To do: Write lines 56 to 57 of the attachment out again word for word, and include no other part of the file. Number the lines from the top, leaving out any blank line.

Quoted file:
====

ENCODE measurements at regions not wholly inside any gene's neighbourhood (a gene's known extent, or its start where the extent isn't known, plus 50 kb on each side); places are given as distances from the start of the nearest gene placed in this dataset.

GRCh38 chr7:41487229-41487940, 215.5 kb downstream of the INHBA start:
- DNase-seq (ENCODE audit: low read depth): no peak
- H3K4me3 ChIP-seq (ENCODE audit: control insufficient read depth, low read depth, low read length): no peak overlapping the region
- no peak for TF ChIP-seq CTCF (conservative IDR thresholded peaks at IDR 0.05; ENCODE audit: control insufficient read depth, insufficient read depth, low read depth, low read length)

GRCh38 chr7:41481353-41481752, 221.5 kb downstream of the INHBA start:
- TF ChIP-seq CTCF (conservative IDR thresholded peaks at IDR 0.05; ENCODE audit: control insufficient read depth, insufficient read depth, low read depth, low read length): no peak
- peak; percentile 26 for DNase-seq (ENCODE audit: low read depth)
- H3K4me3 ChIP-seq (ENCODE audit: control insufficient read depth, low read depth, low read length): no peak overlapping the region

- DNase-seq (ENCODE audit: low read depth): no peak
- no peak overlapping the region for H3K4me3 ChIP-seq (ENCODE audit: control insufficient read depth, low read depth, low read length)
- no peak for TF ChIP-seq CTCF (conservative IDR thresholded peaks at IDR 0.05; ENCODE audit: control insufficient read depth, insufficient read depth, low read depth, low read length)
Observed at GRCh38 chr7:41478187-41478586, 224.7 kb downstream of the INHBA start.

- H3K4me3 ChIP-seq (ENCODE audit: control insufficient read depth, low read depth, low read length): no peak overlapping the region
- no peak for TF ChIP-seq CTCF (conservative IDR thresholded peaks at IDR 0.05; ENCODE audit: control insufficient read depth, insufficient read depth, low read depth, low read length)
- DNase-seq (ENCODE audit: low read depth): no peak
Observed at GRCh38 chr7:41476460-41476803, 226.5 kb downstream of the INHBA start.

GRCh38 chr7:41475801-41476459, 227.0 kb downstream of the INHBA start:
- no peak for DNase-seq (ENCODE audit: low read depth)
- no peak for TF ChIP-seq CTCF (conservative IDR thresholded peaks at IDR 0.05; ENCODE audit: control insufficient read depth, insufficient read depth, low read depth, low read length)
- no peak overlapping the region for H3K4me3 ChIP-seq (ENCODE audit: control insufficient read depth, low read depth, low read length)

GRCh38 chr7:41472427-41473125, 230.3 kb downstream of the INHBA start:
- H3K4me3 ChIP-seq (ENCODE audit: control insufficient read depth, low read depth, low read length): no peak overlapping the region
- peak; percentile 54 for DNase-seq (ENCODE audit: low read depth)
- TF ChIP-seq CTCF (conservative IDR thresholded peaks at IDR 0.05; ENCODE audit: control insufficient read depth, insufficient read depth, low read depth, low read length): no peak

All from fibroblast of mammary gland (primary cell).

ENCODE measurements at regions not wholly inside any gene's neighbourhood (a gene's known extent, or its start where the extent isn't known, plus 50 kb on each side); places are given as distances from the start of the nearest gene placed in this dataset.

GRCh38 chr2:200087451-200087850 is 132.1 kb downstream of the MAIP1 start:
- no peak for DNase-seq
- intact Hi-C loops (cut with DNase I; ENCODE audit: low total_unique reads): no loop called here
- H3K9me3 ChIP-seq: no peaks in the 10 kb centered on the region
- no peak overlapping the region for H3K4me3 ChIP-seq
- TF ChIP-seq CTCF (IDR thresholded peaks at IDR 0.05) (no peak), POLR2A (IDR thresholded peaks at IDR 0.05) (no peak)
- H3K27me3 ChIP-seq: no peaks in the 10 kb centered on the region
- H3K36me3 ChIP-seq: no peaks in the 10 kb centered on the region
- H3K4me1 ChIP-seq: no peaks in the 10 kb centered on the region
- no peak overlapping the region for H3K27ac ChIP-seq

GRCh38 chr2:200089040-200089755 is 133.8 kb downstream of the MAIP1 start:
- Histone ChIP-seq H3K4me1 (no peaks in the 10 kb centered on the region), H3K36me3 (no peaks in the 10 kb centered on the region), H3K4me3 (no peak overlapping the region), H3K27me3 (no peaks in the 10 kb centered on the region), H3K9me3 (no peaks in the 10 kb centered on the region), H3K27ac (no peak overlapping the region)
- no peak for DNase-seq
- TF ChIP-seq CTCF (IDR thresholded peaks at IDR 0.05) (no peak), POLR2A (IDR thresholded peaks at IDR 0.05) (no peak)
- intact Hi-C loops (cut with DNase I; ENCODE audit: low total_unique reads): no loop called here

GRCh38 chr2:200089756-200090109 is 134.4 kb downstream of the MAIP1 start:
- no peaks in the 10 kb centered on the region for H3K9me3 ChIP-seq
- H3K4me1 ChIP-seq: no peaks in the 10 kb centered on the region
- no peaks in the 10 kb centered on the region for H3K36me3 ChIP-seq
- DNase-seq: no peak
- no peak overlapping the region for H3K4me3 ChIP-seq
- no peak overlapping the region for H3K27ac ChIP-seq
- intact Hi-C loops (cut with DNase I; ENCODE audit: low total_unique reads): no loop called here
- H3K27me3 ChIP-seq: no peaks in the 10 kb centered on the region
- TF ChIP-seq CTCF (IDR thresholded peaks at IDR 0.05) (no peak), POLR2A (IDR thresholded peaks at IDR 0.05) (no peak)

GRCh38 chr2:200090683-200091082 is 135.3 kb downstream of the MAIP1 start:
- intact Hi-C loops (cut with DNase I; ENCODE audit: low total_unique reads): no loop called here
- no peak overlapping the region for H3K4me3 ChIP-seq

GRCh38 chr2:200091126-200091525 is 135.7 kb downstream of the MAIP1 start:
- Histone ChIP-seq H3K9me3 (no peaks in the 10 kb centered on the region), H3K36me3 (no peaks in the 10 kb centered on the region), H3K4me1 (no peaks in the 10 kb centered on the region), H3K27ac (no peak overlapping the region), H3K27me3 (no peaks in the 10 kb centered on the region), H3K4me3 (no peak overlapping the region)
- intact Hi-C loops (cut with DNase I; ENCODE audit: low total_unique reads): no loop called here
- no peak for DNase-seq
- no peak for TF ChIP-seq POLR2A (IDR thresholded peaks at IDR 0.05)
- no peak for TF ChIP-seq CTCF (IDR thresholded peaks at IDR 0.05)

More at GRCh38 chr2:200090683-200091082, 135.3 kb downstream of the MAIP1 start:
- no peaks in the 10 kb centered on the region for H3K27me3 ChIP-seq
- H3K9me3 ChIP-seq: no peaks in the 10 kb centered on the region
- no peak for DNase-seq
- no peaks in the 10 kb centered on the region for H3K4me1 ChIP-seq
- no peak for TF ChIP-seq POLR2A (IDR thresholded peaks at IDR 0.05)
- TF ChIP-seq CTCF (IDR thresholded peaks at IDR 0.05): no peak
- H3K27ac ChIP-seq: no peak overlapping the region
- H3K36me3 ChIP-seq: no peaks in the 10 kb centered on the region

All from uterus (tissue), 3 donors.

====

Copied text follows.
GRCh38 chr2:200091126-200091525 is 135.7 kb downstream of the MAIP1 start:
- Histone ChIP-seq H3K9me3 (no peaks in the 10 kb centered on the region), H3K36me3 (no peaks in the 10 kb centered on the region), H3K4me1 (no peaks in the 10 kb centered on the region), H3K27ac (no peak overlapping the region), H3K27me3 (no peaks in the 10 kb centered on the region), H3K4me3 (no peak overlapping the region)